Rebecca Marino quits tennis because of bullying on social media

Think back to those days as kids when you were standing on a basketball court or a putting green or a tennis court day-dreaming about what it would be like to one day be a professional. A kid's mind wonders to Fenway or Augusta or Wimbledon, creating a fantasy world where you are the person everyone is watching and rooting for and that shot you take or that putt you hit is somehow superimposed on that huge stage.

And then imagine you get there. Hour after sweaty hour you spend on your backhand and serve and you slowly improve to one of the best in the world. And once you get there, you keep getting slammed by people you don't even know and that forces you to eventually leave the game you worked so hard to enter.

Meet Rebecca Marino, a 22-year-old Canadian tennis player who has been ranked as high as 38th in the world in women's professional tennis. Marino has a 150-107 record in her WTA career, with no wins and one runner-up back in 2011. This week, Marino announced that she would be retiring from professional tennis because she was struggling with all the online abuse she was getting from "fans" that berated her on social media.

[Also: Andy Roddick rises in tennis rankings despite retirement]

Marino admitted during a conference call this week announcing her retirement that she has been battling depression for over six years and all the negative energy from the social media outlets just pushed her into a darker place instead of improving her outlook on life.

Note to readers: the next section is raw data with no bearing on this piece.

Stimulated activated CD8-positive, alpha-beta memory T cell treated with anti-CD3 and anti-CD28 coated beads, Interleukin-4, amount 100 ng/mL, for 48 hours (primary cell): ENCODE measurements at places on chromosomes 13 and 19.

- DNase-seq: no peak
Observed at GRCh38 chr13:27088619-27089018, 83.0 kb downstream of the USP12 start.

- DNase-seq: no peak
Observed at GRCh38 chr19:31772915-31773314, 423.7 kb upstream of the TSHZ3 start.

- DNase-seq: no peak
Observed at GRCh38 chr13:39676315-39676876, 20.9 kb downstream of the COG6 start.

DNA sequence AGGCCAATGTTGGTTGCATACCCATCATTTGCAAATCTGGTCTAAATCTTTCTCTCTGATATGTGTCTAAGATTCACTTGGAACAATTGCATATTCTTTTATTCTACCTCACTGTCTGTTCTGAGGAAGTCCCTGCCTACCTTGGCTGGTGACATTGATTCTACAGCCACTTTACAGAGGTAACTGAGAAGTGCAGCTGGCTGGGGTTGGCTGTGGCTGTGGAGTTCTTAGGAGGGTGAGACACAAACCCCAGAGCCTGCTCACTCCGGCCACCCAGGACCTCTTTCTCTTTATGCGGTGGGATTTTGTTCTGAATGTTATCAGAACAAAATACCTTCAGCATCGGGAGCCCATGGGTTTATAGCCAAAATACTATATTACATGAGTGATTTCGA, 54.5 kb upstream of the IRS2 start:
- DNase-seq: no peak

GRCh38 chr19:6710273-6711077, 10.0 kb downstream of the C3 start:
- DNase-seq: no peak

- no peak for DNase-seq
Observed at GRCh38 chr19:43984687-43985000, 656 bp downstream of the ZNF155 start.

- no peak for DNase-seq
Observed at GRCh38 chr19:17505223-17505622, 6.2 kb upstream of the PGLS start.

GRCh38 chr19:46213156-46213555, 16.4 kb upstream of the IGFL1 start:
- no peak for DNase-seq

“Social media has also taken its toll on me," Marino said, saying that she would receive numerous tweets that tell her to "go die" and "go burn in hell" and even scold her for costing her money if people had bet on her during certain matches.

Basically Marino admitted that tennis wasn't fun for her anymore, and there is no point to continue something, even at such a high level, if it isn't fun.

I feel for people like Marino. Anyone in any public position is going to get flak from random people on the Internet (heck, even us writers get hundreds of comments on certain stories calling us out for being "idiots") and while some people can just brush it off, there is a large group of people that see that stuff and have a hard time looking past it. Imagine if you just lost some big match and the first thing you see is people scolding you and telling you to die? That wouldn't exactly be the warming blanket you were hoping for.

Sadly, this is the world we live in. It's almost too easy to get after someone on the Internet these days without any repercussions, and while a lot of people wish there was something that could change this, there simply isn't. Marino is making a life change for the better, and whatever she decides to do I hope it makes her life easier and less stressful and maybe she will find that love for tennis again somewhere down the road.

More sports news from the Yahoo! Sports Minute:

Other popular content on Yahoo! Sports:
Tim Tebow cancels appearance at controversial Dallas church
Obama on golfing with Tiger Woods: 'He's on another planet'
Lead detective in Pistorius case faces his own attempted murder charges